Review: Once More Unto the Breach
- VENICE 2019: Federico Ferrone and Michele Manzolini direct an imaginary war story, constructed from archive footage and loosely adapted from diaries from the Ukrainian front
Federico Ferrone and Michele Manzolini have been working together for over 12 years and have dedicated a big part of their careers to the creative use of audiovisual databases, cleverly weaving together archive material, documentary, and fiction. Their latest film, Once More Unto the Breach [+see also:
interview: Federico Ferrone, Michele M…
film profile], presented in the Sconfini section of the 76th Venice International Film Festival, is freely inspired by the lives and diaries of soldiers Guido Balzani, Remo Canetta, Enrico Chierici, Adolfo Franzini, Nuto Revelli and Mario Rigoni Stern. Co-written with Wu Ming 2, Once More Unto the Breach is a fictional story constructed with official and amateur archive footage, and with, at its centre, the story of an Italian soldier leaving for the front in the early stages of the Second World War.
The film opens on a card introducing the historical context of 1941 when, in June, the Nazi German army invaded the USSR and, in the following month, Italy sent its first soldiers to the Ukraninan front, where today rages the war in Donbass. After a few evocative archive images showing a child playing in a snowy forest, the viewer first hears the voice narrating the film, that of musician and writer Emidio Clementi. In this documentary, Clementi does a great job of reconstituting, efficiently and without rhetorical trappings, the emotions, sensations and thoughts of the soldier. This character’s words are rich in meaning and often evoke poetic images and dreams of a world now distant in our memory, yet relatively close in our history.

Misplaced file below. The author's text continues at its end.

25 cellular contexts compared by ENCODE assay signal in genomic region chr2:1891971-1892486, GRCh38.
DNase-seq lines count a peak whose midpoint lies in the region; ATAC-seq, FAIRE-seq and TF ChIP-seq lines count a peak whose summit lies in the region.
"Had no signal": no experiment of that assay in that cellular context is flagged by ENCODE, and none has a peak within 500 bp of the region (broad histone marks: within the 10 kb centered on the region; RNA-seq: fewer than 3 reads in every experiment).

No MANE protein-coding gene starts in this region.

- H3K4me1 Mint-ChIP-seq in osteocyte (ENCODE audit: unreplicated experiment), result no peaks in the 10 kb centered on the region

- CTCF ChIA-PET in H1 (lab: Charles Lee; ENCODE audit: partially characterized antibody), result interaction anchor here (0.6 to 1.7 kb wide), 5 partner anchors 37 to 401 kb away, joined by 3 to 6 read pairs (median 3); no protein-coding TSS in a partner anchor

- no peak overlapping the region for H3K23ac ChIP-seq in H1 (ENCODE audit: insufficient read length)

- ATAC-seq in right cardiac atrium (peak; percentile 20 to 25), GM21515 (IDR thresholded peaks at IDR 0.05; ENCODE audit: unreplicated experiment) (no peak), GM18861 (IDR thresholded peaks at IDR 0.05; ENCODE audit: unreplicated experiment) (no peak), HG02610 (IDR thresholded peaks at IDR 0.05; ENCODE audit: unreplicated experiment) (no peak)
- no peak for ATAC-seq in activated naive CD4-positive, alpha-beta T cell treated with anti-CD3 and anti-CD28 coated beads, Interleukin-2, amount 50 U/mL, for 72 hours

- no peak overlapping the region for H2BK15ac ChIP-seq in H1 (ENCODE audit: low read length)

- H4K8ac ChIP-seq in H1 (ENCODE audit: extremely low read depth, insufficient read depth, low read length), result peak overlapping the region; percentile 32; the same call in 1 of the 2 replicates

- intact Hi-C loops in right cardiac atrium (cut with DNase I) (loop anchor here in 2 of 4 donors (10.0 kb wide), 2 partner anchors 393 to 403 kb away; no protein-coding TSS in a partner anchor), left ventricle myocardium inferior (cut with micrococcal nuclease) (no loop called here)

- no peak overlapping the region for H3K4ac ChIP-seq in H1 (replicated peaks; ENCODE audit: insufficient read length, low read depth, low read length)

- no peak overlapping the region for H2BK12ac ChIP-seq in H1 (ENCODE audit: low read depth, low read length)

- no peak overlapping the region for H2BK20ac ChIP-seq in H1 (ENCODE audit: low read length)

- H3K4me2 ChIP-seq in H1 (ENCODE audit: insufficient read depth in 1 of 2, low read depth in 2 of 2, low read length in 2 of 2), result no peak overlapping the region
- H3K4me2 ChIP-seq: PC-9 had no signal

The archival material gathered by the two directors beautifully intersects with the narration and with the soldier’s stream of consciousness — it often feels like we are watching the landscapes from the train window, the faces of fellow soldiers and peasants or even a simple road sign directly seen from the point of view of the character. Moreover, the score by Simonluca Laitempergher plays a major role in bringing the viewer into the atmosphere of the places and the times represented in the film: one could cite, as an example, the scene of the gypsy dances during the Night of Saint Elia in the Transylvanian village of Borșa (where the army stops for a day before leaving for the front again) or, at the film’s halfway mark, that of the choral chants sung by the prisoners of the Red Army. Interspersed throughout the film, among other things, are precious moments of suspense, where the voice of the narrator stops and the images and the score alone invite the viewer to reflect and, perhaps, to dream. Overall, the narrative project of Once More Unto the Breach works well — the documentary images, supported by Maria Fantastica Valmori’s excellent editing work, successfully tell a probable story with great respect and sensitivity, while gesturing at the present, too. Occasionally, indeed, the film shows a few colour images of today’s Ukraine. These transitions appear fluid and pertinent, and do not distract the viewer's attention from the main narrative.
Once More Unto the Breach is produced by Claudio Giapponesi for Bologna company Kiné, in association with Istituto Luce Cinecittà. The latter is also handling the distribution of the film in Italian cinemas, planned for October.
(Translated from Italian)
Did you enjoy reading this article? Please subscribe to our newsletter to receive more stories like this directly in your inbox.